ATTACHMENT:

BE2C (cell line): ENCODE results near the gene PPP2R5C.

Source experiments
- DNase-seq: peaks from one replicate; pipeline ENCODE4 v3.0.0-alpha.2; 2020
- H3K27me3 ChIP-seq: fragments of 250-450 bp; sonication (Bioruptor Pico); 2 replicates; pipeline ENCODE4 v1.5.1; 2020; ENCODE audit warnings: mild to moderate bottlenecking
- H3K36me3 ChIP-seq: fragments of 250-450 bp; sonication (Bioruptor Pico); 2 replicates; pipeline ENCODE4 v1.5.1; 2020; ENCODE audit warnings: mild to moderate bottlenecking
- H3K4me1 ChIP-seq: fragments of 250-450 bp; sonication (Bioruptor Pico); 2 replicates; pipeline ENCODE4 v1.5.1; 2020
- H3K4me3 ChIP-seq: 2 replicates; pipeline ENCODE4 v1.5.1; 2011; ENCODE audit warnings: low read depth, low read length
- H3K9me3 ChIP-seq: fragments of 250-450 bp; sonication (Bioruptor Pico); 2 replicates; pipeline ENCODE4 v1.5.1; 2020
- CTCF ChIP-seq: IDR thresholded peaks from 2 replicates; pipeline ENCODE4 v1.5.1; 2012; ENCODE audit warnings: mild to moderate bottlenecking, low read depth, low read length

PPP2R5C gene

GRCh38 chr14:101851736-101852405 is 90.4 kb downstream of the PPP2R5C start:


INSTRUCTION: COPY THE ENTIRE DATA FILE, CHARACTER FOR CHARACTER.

BE2C (cell line): ENCODE results near the gene PPP2R5C.

Source experiments
- DNase-seq: peaks from one replicate; pipeline ENCODE4 v3.0.0-alpha.2; 2020
- H3K27me3 ChIP-seq: fragments of 250-450 bp; sonication (Bioruptor Pico); 2 replicates; pipeline ENCODE4 v1.5.1; 2020; ENCODE audit warnings: mild to moderate bottlenecking
- H3K36me3 ChIP-seq: fragments of 250-450 bp; sonication (Bioruptor Pico); 2 replicates; pipeline ENCODE4 v1.5.1; 2020; ENCODE audit warnings: mild to moderate bottlenecking
- H3K4me1 ChIP-seq: fragments of 250-450 bp; sonication (Bioruptor Pico); 2 replicates; pipeline ENCODE4 v1.5.1; 2020
- H3K4me3 ChIP-seq: 2 replicates; pipeline ENCODE4 v1.5.1; 2011; ENCODE audit warnings: low read depth, low read length
- H3K9me3 ChIP-seq: fragments of 250-450 bp; sonication (Bioruptor Pico); 2 replicates; pipeline ENCODE4 v1.5.1; 2020
- CTCF ChIP-seq: IDR thresholded peaks from 2 replicates; pipeline ENCODE4 v1.5.1; 2012; ENCODE audit warnings: mild to moderate bottlenecking, low read depth, low read length

PPP2R5C gene

GRCh38 chr14:101851736-101852405 is 90.4 kb downstream of the PPP2R5C start: